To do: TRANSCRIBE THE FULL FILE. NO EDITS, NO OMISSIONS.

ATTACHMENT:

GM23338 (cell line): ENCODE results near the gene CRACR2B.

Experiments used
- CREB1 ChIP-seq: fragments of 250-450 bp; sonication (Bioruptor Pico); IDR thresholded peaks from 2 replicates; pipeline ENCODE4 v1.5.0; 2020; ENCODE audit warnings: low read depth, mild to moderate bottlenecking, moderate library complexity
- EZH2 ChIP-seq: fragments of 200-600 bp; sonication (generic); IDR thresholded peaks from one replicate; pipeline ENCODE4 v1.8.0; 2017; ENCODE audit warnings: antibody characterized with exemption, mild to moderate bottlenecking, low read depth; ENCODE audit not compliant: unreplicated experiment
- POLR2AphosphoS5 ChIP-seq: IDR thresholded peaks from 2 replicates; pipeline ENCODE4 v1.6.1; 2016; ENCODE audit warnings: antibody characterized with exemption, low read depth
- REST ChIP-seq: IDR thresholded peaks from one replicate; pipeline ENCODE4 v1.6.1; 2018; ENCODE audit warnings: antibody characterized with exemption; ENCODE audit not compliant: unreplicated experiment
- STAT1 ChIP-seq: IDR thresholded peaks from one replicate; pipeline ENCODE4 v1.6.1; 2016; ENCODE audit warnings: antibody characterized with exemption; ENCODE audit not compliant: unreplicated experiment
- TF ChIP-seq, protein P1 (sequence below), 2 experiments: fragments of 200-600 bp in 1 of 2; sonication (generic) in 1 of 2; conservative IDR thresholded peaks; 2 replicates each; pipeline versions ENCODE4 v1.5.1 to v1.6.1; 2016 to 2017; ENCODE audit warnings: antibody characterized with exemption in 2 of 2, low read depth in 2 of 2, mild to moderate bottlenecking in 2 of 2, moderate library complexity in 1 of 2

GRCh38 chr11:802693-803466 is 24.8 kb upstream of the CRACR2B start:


GM23338 (cell line): ENCODE results near the gene CRACR2B.

Experiments used
- CREB1 ChIP-seq: fragments of 250-450 bp; sonication (Bioruptor Pico); IDR thresholded peaks from 2 replicates; pipeline ENCODE4 v1.5.0; 2020; ENCODE audit warnings: low read depth, mild to moderate bottlenecking, moderate library complexity
- EZH2 ChIP-seq: fragments of 200-600 bp; sonication (generic); IDR thresholded peaks from one replicate; pipeline ENCODE4 v1.8.0; 2017; ENCODE audit warnings: antibody characterized with exemption, mild to moderate bottlenecking, low read depth; ENCODE audit not compliant: unreplicated experiment
- POLR2AphosphoS5 ChIP-seq: IDR thresholded peaks from 2 replicates; pipeline ENCODE4 v1.6.1; 2016; ENCODE audit warnings: antibody characterized with exemption, low read depth
- REST ChIP-seq: IDR thresholded peaks from one replicate; pipeline ENCODE4 v1.6.1; 2018; ENCODE audit warnings: antibody characterized with exemption; ENCODE audit not compliant: unreplicated experiment
- STAT1 ChIP-seq: IDR thresholded peaks from one replicate; pipeline ENCODE4 v1.6.1; 2016; ENCODE audit warnings: antibody characterized with exemption; ENCODE audit not compliant: unreplicated experiment
- TF ChIP-seq, protein P1 (sequence below), 2 experiments: fragments of 200-600 bp in 1 of 2; sonication (generic) in 1 of 2; conservative IDR thresholded peaks; 2 replicates each; pipeline versions ENCODE4 v1.5.1 to v1.6.1; 2016 to 2017; ENCODE audit warnings: antibody characterized with exemption in 2 of 2, low read depth in 2 of 2, mild to moderate bottlenecking in 2 of 2, moderate library complexity in 1 of 2

GRCh38 chr11:802693-803466 is 24.8 kb upstream of the CRACR2B start: